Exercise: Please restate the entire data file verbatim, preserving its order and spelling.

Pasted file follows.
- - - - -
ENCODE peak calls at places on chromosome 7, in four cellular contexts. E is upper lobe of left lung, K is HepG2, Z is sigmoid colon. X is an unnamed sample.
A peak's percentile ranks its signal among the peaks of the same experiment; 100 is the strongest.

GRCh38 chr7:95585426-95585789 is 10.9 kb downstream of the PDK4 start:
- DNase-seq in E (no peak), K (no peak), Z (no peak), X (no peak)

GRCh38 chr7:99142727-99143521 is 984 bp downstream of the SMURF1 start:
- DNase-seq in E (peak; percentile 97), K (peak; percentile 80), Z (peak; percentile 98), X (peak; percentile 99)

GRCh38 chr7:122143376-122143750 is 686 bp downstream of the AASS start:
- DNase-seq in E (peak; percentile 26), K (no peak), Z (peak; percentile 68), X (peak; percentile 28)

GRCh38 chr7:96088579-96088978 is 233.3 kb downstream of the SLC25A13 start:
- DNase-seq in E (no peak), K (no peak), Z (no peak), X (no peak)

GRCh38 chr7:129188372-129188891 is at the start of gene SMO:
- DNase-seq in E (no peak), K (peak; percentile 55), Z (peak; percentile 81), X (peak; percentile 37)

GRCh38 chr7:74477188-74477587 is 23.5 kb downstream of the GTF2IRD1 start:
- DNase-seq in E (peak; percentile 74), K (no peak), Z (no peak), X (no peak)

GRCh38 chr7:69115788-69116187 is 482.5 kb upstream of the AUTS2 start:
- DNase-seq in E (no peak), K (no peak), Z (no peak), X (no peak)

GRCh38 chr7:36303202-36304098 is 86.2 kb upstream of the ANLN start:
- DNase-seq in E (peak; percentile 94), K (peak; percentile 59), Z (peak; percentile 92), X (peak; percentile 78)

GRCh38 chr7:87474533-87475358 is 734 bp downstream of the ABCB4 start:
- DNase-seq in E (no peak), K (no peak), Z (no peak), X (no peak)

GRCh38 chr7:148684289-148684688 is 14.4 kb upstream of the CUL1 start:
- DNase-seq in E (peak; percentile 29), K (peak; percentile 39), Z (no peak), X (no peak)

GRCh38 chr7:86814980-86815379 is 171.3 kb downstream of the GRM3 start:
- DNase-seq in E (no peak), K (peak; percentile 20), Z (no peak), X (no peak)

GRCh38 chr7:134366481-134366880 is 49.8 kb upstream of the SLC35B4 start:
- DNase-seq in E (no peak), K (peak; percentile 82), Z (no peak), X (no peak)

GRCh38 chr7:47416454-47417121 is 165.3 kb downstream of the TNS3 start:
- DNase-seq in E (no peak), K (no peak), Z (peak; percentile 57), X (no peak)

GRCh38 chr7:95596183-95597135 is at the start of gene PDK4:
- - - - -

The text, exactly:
ENCODE peak calls at places on chromosome 7, in four cellular contexts. E is upper lobe of left lung, K is HepG2, Z is sigmoid colon. X is an unnamed sample.
A peak's percentile ranks its signal among the peaks of the same experiment; 100 is the strongest.

GRCh38 chr7:95585426-95585789 is 10.9 kb downstream of the PDK4 start:
- DNase-seq in E (no peak), K (no peak), Z (no peak), X (no peak)

GRCh38 chr7:99142727-99143521 is 984 bp downstream of the SMURF1 start:
- DNase-seq in E (peak; percentile 97), K (peak; percentile 80), Z (peak; percentile 98), X (peak; percentile 99)

GRCh38 chr7:122143376-122143750 is 686 bp downstream of the AASS start:
- DNase-seq in E (peak; percentile 26), K (no peak), Z (peak; percentile 68), X (peak; percentile 28)

GRCh38 chr7:96088579-96088978 is 233.3 kb downstream of the SLC25A13 start:
- DNase-seq in E (no peak), K (no peak), Z (no peak), X (no peak)

GRCh38 chr7:129188372-129188891 is at the start of gene SMO:
- DNase-seq in E (no peak), K (peak; percentile 55), Z (peak; percentile 81), X (peak; percentile 37)

GRCh38 chr7:74477188-74477587 is 23.5 kb downstream of the GTF2IRD1 start:
- DNase-seq in E (peak; percentile 74), K (no peak), Z (no peak), X (no peak)

GRCh38 chr7:69115788-69116187 is 482.5 kb upstream of the AUTS2 start:
- DNase-seq in E (no peak), K (no peak), Z (no peak), X (no peak)

GRCh38 chr7:36303202-36304098 is 86.2 kb upstream of the ANLN start:
- DNase-seq in E (peak; percentile 94), K (peak; percentile 59), Z (peak; percentile 92), X (peak; percentile 78)

GRCh38 chr7:87474533-87475358 is 734 bp downstream of the ABCB4 start:
- DNase-seq in E (no peak), K (no peak), Z (no peak), X (no peak)

GRCh38 chr7:148684289-148684688 is 14.4 kb upstream of the CUL1 start:
- DNase-seq in E (peak; percentile 29), K (peak; percentile 39), Z (no peak), X (no peak)

GRCh38 chr7:86814980-86815379 is 171.3 kb downstream of the GRM3 start:
- DNase-seq in E (no peak), K (peak; percentile 20), Z (no peak), X (no peak)

GRCh38 chr7:134366481-134366880 is 49.8 kb upstream of the SLC35B4 start:
- DNase-seq in E (no peak), K (peak; percentile 82), Z (no peak), X (no peak)

GRCh38 chr7:47416454-47417121 is 165.3 kb downstream of the TNS3 start:
- DNase-seq in E (no peak), K (no peak), Z (peak; percentile 57), X (no peak)

GRCh38 chr7:95596183-95597135 is at the start of gene PDK4: